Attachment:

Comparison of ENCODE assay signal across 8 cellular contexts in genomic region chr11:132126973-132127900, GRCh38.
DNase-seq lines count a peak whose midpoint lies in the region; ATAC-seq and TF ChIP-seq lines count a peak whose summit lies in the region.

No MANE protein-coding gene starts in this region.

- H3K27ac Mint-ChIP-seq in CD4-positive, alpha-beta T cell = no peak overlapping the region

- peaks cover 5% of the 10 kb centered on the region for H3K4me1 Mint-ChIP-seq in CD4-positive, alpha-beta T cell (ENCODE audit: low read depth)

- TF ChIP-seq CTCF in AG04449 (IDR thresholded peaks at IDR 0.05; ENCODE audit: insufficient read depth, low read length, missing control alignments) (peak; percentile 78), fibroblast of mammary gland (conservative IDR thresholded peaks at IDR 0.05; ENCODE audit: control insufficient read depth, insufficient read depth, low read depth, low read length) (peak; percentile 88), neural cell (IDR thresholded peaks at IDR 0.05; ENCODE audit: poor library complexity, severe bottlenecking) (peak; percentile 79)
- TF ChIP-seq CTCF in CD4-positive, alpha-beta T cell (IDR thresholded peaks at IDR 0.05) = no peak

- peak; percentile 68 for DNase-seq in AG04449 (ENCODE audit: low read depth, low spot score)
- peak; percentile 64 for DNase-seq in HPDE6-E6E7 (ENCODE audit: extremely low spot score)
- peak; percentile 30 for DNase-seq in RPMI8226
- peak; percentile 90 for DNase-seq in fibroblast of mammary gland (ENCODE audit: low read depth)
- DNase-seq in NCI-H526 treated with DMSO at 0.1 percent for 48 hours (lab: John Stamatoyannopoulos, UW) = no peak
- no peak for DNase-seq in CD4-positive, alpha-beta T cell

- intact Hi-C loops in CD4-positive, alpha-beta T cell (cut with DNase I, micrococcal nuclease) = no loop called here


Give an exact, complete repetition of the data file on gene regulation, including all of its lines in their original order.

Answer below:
Comparison of ENCODE assay signal across 8 cellular contexts in genomic region chr11:132126973-132127900, GRCh38.
DNase-seq lines count a peak whose midpoint lies in the region; ATAC-seq and TF ChIP-seq lines count a peak whose summit lies in the region.

No MANE protein-coding gene starts in this region.

- H3K27ac Mint-ChIP-seq in CD4-positive, alpha-beta T cell = no peak overlapping the region

- peaks cover 5% of the 10 kb centered on the region for H3K4me1 Mint-ChIP-seq in CD4-positive, alpha-beta T cell (ENCODE audit: low read depth)

- TF ChIP-seq CTCF in AG04449 (IDR thresholded peaks at IDR 0.05; ENCODE audit: insufficient read depth, low read length, missing control alignments) (peak; percentile 78), fibroblast of mammary gland (conservative IDR thresholded peaks at IDR 0.05; ENCODE audit: control insufficient read depth, insufficient read depth, low read depth, low read length) (peak; percentile 88), neural cell (IDR thresholded peaks at IDR 0.05; ENCODE audit: poor library complexity, severe bottlenecking) (peak; percentile 79)
- TF ChIP-seq CTCF in CD4-positive, alpha-beta T cell (IDR thresholded peaks at IDR 0.05) = no peak

- peak; percentile 68 for DNase-seq in AG04449 (ENCODE audit: low read depth, low spot score)
- peak; percentile 64 for DNase-seq in HPDE6-E6E7 (ENCODE audit: extremely low spot score)
- peak; percentile 30 for DNase-seq in RPMI8226
- peak; percentile 90 for DNase-seq in fibroblast of mammary gland (ENCODE audit: low read depth)
- DNase-seq in NCI-H526 treated with DMSO at 0.1 percent for 48 hours (lab: John Stamatoyannopoulos, UW) = no peak
- no peak for DNase-seq in CD4-positive, alpha-beta T cell

- intact Hi-C loops in CD4-positive, alpha-beta T cell (cut with DNase I, micrococcal nuclease) = no loop called here